Daily Point of Light # 1769 Nov 14, 2000

Harriet Weigel suffered a lengthy work-related injury, and her bout with this disability inspired an everlasting respect for people with disabilities. She also became a champion of the disabled as a result. Weigel was horrified to visit a convalescent home and see an elderly man, alone and penniless, dying in the friendless environment and ashamed to speak to her because he was naked and lying in a pool of his own urine. She was also touched when she said good night to another resident and tucked the covers around her and kissed her cheek goodnight. The woman told her no one else ever tucked her in and no one else ever kissed her goodnight.

Before her injury, she had devoted 10 years of her life to serving her community. Weigel discovered a sense of purpose in caring for the lost and lonely. She has brightened the day of the terminally ill person who has opted to die with dignity in their own home as well as the elderly individual that spends every hour of their life in a convalescent center waiting for a visitor that never arrives.

In our fast paced lives, most of us do not feel that we can take the time to care. Harriet’s response to someone is not “hello” but “I love you,” and she does. Her love is action, and it is displayed daily. Since her retirement, Harriet carries out her passion full-time. Whether on the phone, on her computer, or in the community. She learned that real value comes not from the bottom line but from people and their relationships. Her passion drives her to be continually advocating for others, using her networking skills to care and mobilize volunteers.

Literally thousands of people are impacted through Harriet’s work. The difference in the community is hard to define because it has a ripple effect. She knows everyone and connects them with each other. She has built a wheelchair path to the beach, works for different hospice programs, organizes prayer chains for those who are dying, recruits other service volunteers, raise funds for various programs and gets churches to have wheelchairs available so the disabled do not have to transport one. One of her most innovative projects is Sabbath Sunday where she brings together a variety of people with varied faiths that have disabilities at a non denominational facility to fellowship with one another.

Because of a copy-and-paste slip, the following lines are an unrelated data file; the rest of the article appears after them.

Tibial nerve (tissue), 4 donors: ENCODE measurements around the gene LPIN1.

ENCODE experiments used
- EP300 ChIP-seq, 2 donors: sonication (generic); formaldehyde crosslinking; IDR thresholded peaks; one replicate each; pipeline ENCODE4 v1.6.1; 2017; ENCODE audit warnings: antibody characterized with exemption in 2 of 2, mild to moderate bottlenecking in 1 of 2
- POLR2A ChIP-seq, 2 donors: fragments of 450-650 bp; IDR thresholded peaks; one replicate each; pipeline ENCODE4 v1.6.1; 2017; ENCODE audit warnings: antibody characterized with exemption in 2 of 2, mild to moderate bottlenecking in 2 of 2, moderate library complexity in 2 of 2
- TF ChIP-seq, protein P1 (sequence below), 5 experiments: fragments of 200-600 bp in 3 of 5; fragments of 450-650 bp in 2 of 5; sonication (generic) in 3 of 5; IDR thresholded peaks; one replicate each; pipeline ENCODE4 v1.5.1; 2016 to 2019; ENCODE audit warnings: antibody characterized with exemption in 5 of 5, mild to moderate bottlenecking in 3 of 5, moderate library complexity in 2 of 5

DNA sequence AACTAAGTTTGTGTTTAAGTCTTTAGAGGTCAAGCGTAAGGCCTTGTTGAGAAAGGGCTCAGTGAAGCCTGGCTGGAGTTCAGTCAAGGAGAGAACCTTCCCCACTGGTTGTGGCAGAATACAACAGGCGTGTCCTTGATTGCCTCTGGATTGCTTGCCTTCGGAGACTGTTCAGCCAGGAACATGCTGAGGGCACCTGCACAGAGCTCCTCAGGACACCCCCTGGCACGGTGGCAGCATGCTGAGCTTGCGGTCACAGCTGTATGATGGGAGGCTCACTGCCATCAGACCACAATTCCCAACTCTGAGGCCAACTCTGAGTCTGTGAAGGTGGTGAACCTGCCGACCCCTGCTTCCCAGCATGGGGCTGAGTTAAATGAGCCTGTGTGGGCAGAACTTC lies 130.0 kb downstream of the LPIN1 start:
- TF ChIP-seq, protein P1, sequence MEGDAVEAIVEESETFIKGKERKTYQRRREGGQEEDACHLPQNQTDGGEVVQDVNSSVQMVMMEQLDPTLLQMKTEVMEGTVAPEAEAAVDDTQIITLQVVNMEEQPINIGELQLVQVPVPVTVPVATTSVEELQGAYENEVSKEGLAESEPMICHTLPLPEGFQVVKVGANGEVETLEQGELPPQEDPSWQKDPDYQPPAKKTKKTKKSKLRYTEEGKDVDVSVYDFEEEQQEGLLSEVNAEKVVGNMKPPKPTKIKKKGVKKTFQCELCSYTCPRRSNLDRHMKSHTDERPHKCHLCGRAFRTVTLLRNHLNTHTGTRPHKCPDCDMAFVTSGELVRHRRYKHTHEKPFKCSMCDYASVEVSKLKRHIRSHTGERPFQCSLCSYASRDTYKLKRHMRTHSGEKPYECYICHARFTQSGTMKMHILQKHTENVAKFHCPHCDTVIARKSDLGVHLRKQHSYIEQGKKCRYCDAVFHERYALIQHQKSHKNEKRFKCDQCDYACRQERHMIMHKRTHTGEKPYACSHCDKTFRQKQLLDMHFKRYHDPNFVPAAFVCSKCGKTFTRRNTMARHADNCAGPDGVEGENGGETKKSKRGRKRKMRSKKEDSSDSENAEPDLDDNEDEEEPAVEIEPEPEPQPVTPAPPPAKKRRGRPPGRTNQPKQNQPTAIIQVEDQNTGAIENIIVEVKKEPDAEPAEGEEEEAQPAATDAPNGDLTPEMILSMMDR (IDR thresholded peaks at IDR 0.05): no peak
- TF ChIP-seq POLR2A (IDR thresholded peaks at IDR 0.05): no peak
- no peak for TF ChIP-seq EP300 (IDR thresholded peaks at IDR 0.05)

She also works with the Alzheimer’s Association, American Cancer Association, American Legion Auxiliary Oxnard Unit #48, ARC of Ventura County, Area Agency on Aging, Bread of Life Ministry, Channel Islands Vineyard Christian Fellowship, Christians In Business Network, and Ventura County Volunteer Coordinators Council. In 1998 she was awarded a Volunteer Service Award from the Sheriff’s Department. During 1999 she was honored by the ARC of Ventura, Sheriff’s Department Volunteer Service Award, Distinguished Citizen of the Year by the City of Oxnard and she received a certificate of special Congressional Recognition as Distinguished Citizen of the Year.

Weigel is called the “unseen angel” in Ventura County. She loves her community the same way she loves her six children, 11 grandchildren and two great-grand children. She and her son, Bill, who is developmentally disabled, visit nursing homes and Bill plays the guitar and Harriet offers other means of comfort. Harriet encourages people to make a difference and augment medical care with personal care, human contact, and inspiration.